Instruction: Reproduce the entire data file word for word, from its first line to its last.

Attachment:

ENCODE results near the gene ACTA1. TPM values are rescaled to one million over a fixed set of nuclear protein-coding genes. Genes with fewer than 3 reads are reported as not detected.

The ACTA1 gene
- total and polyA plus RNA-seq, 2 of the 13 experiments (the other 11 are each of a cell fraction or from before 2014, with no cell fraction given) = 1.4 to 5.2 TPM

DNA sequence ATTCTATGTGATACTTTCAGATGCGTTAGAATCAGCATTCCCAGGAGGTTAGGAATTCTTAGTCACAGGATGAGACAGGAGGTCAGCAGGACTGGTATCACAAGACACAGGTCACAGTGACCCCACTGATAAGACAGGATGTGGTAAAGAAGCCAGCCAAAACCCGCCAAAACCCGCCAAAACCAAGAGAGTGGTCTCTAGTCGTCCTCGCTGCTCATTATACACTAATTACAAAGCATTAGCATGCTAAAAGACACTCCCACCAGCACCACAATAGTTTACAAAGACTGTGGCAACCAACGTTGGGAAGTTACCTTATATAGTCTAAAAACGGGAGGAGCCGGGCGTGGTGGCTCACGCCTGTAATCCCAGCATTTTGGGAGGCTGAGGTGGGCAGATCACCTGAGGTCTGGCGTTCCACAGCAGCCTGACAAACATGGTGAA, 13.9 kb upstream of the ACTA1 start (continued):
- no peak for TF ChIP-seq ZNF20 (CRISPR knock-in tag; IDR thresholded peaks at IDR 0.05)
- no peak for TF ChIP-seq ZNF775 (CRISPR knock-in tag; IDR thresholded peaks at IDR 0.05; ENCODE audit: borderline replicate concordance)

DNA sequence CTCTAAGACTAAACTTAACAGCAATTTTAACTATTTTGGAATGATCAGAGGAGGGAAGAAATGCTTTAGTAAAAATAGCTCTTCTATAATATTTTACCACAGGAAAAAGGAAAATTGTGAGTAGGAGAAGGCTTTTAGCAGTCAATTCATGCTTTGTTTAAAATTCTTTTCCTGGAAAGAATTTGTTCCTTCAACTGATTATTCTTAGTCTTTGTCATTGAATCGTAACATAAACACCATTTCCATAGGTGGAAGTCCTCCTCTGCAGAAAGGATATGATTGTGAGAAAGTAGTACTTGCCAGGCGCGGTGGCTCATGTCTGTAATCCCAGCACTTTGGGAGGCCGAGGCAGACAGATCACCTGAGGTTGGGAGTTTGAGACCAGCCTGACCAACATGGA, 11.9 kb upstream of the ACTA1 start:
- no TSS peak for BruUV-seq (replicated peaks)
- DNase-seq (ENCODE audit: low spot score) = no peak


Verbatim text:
ENCODE results near the gene ACTA1. TPM values are rescaled to one million over a fixed set of nuclear protein-coding genes. Genes with fewer than 3 reads are reported as not detected.

The ACTA1 gene
- total and polyA plus RNA-seq, 2 of the 13 experiments (the other 11 are each of a cell fraction or from before 2014, with no cell fraction given) = 1.4 to 5.2 TPM

DNA sequence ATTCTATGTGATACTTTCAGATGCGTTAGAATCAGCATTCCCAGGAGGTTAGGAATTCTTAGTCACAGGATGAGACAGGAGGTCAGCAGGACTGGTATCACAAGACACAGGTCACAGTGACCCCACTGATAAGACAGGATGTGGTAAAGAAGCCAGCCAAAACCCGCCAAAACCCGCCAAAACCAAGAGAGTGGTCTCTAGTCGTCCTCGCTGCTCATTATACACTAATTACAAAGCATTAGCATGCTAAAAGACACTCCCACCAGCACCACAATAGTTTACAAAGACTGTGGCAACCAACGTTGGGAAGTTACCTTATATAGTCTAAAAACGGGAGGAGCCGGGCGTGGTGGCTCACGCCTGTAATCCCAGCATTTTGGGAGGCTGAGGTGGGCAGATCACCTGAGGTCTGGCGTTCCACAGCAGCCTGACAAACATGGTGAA, 13.9 kb upstream of the ACTA1 start (continued):
- no peak for TF ChIP-seq ZNF20 (CRISPR knock-in tag; IDR thresholded peaks at IDR 0.05)
- no peak for TF ChIP-seq ZNF775 (CRISPR knock-in tag; IDR thresholded peaks at IDR 0.05; ENCODE audit: borderline replicate concordance)

DNA sequence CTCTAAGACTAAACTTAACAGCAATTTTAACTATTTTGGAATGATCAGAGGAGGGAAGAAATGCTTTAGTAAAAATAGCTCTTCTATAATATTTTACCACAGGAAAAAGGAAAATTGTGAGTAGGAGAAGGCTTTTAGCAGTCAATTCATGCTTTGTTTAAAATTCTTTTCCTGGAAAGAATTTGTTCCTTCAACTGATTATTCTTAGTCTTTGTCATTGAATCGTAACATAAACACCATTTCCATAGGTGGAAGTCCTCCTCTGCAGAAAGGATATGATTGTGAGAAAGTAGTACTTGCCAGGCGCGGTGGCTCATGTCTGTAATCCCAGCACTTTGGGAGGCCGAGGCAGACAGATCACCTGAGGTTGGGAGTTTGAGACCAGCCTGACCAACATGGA, 11.9 kb upstream of the ACTA1 start:
- no TSS peak for BruUV-seq (replicated peaks)
- DNase-seq (ENCODE audit: low spot score) = no peak